As disclosed in the preprint/open peer-review settings when authors submit their paper, preprints cannot be "unpublished". "Publication" means to "make public", and once something is public on the Internet, we cannot go back in time and undo the publication.
Preprints are considered citable documents which is why they receive a DOI, and are submitted to various databases such as Crossref. This is why we can't simply "remove" them. This is in line with policies of other preprint servers [1-2].
Preprints (including submitted manuscripts) will remain on JMIR Preprints in perpetuity and will link to the version of record (VoR) when and if the paper is published formally in a peer-reviewed journal that uses Crossref.
Withdrawal requests are sometimes motivated by fear over the outdated Ingelfinger rule, i.e. another journal rejecting a submission due to prior publication.
While this was still a concern in 1999 when JMIR was founded , as of 2022 this concern is no longer justified, and we will not remove preprints for this reason. Today, the vast majority of journals and publishers encourage preprints and will not reject submissions for that reason, see https://en.wikipedia.org/wiki/List_of_academic_journals_by_preprint_policy.
In 2022 we have done a survey among all medical informatics journals and all of them support prior publication as preprint. Occasionally there may be individual editors who may err by saying it cannot be published due to prior publication, but in this case we recommend authors to escalate this to the editor-in-chief of that journal or the publisher. We also would like to hear about such cases.
Minor improvements made through a peer-review process do not justify a withdrawal of a preprint - our preprint server will automatically point to the published version after it is published, even if it is published on another site, and readers are encouraged to cite the Version of Record instead of the preprint.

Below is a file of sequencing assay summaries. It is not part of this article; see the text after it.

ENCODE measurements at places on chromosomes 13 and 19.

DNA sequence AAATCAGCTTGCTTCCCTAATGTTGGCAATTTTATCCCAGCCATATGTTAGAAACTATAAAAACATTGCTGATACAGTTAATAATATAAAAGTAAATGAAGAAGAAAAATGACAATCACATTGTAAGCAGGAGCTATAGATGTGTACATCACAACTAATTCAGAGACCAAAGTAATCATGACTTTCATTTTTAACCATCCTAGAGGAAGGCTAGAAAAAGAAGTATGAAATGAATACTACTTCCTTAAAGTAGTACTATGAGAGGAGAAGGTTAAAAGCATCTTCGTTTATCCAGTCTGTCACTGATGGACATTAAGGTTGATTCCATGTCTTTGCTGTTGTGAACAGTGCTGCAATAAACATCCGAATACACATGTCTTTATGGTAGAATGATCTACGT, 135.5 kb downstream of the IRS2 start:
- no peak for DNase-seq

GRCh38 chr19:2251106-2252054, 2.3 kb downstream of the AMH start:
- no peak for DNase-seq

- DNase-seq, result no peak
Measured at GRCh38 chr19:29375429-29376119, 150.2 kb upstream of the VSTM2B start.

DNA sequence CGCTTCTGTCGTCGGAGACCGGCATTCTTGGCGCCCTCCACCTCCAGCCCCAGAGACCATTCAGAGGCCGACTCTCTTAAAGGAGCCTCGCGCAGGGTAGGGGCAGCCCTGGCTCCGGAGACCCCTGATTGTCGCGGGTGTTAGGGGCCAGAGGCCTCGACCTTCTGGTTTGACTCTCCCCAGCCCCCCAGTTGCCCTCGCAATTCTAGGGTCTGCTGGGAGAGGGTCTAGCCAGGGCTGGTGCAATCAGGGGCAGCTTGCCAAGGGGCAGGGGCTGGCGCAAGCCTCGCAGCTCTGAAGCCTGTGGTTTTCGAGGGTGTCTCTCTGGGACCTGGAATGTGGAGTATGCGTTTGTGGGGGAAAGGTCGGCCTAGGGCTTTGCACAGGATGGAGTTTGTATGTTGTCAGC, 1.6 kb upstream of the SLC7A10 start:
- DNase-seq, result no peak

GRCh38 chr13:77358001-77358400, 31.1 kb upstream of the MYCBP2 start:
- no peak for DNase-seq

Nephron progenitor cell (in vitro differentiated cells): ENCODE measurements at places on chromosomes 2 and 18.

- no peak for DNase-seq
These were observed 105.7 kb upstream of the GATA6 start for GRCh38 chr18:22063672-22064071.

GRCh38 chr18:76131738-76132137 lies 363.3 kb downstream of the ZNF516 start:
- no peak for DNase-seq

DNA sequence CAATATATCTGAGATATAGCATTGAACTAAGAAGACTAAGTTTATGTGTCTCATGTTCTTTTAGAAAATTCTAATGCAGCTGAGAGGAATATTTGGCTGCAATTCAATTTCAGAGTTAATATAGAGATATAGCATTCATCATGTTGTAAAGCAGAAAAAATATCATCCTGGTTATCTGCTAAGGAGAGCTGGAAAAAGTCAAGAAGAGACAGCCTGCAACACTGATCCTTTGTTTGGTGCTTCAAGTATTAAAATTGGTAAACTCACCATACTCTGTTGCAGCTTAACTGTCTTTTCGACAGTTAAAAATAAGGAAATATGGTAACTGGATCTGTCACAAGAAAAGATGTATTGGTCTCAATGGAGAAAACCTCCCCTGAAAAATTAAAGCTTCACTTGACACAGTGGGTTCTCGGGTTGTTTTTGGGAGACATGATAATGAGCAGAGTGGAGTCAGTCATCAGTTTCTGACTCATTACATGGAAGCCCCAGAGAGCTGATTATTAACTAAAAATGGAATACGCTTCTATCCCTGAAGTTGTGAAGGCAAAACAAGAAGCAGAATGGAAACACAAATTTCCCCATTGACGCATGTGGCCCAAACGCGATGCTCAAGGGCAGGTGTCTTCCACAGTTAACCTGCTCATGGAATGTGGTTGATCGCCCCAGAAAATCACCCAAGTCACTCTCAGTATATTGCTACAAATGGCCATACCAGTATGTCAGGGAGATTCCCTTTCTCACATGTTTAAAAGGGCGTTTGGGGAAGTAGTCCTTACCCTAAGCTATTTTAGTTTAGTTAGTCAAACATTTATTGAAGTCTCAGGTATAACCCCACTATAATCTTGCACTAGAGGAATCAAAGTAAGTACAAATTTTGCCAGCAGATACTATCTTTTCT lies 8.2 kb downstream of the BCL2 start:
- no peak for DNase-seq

The only valid cases where we consider a withdrawal request are
- major errors in the submitted manuscript (to the degree that they constitute a public health concern), or other severe issues that lead to the authors no longer standing behind their findings.
- identifiable information in the manuscript, e.g. patient names or photographs for which no permission was obtained, or other legal issues such as copyright violations that require the entire manuscript to be permanently removed from the public record
In the first case, we will add a new cover page to a preprint PDF that contains an explanation from the authors explaining why the preprint was withdrawn (explaining substantial errors that would render the preprint unpublishable). The originally submitted preprint will still be part of the PDF, but the withdrawal explanation will be on the first page. Vague explanations such as "we are doing additional experiments / analyses to confirm our findings" will not be accepted.
In the second (extremely rare) case, we will replace the entire preprint only with a "tombstone page" and keep the original version internally archived for legal and research misconduct investigation purposes. We will never completely delete the former preprint version but remove it from public view. The tombstone page will only contain the original metadata, who requested removal and when, and the explanation given by the author or the court ordering the takedown.
Please submit a detailed explanation and a signed PDF to firstname.lastname@example.org.
1. Ide K, Koshiba H, Hawke P, Fujita M. Guidelines Are Urgently Needed for the Use of Preprints as a Source of Information. J Epidemiol. 2021 Jan 5;31(1):97-99. doi: 10.2188/jea.JE20200506. Epub 2020 Nov 25. PMID: 33162425; PMCID: PMC7738646.
2. Wright, Jennifer, & Hosseini, Mohammad. (2021). Preprint withdrawals: Proposing a FAIRly template-based approach. FORCE21. Zenodo. https://doi.org/10.5281/zenodo.5765563
3. Eysenbach G. Challenges and changing roles for medical journals in the cyberspace age: Electronic pre-prints and e-papers. J Med Internet Res 1999;1(2):e9
URL: https://www.jmir.org/1999/2/e9 DOI: 10.2196/jmir.1.2.e9